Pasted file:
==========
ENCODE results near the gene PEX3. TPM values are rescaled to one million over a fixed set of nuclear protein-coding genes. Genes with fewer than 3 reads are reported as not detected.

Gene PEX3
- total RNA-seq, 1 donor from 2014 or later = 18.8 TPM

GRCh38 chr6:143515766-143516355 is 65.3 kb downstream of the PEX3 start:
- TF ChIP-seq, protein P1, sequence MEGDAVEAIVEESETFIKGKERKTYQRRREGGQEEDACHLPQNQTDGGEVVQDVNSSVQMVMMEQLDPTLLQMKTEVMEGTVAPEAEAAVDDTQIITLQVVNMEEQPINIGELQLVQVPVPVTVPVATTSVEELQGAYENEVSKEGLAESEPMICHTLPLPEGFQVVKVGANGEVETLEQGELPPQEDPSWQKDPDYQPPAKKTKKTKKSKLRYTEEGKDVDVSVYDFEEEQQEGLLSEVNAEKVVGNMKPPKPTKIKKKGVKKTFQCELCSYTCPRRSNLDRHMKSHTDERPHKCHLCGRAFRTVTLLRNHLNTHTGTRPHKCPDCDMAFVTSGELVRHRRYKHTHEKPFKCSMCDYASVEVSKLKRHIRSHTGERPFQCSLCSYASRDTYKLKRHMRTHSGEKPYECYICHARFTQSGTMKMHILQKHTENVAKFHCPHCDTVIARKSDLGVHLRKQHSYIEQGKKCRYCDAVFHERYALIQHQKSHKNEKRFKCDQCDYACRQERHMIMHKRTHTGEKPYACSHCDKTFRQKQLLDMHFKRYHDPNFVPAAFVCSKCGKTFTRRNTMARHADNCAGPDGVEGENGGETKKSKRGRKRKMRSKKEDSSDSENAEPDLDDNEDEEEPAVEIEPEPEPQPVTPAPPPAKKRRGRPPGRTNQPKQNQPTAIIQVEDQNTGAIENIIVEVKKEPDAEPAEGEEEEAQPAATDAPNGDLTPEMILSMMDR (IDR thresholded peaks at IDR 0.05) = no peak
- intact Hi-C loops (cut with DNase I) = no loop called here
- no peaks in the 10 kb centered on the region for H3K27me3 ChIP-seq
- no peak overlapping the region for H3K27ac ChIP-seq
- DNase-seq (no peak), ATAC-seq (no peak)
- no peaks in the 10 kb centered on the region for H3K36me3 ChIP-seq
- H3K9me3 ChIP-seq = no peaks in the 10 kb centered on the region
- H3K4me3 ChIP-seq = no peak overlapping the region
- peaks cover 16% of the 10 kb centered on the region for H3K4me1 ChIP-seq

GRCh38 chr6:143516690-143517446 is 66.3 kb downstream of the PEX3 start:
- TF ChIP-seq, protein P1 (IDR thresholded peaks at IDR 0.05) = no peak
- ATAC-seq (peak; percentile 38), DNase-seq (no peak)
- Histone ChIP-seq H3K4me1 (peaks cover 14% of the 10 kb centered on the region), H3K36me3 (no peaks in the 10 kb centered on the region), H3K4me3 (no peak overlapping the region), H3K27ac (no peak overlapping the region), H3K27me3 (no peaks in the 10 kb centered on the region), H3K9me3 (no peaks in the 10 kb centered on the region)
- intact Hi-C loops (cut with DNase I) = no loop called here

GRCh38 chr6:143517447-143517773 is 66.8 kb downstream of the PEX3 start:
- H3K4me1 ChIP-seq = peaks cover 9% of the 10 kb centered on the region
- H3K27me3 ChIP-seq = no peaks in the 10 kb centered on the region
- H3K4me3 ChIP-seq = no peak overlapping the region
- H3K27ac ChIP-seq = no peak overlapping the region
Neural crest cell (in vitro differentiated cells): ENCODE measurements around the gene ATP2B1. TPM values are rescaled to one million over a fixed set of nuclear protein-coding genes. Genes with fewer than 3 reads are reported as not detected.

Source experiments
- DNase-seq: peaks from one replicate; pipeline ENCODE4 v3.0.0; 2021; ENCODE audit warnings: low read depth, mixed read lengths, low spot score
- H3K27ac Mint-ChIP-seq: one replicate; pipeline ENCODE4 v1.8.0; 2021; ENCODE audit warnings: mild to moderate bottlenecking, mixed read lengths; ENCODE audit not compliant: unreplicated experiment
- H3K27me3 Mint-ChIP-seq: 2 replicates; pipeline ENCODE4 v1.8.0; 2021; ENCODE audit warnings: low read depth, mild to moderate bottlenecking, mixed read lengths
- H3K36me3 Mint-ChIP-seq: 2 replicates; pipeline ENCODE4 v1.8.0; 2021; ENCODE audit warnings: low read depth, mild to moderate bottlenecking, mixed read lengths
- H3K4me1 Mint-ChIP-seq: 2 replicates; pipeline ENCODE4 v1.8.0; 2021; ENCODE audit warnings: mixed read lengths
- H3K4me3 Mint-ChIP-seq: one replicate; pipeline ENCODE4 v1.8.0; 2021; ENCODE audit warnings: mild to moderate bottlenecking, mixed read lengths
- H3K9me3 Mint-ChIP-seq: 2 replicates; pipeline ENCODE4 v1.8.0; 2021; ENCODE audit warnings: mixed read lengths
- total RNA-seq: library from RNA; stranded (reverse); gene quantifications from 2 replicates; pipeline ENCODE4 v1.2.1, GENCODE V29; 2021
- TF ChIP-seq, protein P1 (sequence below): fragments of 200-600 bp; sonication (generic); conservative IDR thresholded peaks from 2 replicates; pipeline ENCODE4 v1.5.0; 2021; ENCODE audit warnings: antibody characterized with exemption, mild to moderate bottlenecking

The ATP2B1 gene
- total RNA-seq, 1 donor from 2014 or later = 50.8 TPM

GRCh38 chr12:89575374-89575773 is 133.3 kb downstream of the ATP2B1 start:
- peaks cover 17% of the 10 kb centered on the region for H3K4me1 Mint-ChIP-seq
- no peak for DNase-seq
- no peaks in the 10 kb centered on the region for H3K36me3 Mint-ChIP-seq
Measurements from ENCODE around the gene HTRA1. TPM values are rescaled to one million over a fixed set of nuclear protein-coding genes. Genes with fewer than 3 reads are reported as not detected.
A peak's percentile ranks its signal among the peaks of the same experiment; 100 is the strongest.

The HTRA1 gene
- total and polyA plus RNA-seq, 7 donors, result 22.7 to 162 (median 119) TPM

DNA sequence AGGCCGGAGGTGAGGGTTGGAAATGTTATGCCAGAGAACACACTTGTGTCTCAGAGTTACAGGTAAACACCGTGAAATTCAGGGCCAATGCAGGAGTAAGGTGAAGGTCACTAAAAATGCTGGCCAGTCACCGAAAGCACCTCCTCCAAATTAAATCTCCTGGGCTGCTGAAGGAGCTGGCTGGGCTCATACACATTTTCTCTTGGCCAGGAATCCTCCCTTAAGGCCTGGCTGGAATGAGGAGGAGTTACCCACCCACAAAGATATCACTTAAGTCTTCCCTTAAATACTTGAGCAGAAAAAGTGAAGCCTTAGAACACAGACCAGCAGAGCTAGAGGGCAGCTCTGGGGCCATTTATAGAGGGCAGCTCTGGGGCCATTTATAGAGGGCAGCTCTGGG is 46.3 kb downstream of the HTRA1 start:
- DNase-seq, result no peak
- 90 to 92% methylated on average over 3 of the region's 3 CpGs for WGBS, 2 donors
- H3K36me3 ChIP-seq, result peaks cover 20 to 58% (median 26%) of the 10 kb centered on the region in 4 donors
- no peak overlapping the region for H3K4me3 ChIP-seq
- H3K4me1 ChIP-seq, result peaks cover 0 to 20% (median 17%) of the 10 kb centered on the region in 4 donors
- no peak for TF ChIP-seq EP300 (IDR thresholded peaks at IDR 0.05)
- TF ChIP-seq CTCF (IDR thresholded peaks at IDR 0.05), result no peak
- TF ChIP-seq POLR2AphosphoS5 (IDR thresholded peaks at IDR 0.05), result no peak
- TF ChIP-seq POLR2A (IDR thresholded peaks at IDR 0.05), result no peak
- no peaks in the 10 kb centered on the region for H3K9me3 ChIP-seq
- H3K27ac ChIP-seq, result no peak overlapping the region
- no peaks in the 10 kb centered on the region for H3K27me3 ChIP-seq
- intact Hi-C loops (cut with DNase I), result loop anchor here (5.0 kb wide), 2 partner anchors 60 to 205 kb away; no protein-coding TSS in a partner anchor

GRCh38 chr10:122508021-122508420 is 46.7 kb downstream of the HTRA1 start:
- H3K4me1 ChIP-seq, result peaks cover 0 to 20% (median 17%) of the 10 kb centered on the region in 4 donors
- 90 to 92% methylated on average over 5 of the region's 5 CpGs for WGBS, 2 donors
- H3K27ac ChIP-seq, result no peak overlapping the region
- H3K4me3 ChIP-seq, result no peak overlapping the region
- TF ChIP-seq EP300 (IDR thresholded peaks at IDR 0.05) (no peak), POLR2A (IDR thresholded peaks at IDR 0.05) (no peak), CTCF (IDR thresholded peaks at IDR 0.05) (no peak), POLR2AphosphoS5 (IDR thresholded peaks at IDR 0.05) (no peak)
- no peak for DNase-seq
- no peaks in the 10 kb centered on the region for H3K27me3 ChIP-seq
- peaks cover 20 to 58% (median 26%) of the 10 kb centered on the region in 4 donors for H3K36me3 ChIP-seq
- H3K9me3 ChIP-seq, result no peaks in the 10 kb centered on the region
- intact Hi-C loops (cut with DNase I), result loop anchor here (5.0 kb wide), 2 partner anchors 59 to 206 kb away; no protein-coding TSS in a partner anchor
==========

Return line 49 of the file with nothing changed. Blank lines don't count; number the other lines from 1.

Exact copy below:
- no peak overlapping the region for H3K4me3 ChIP-seq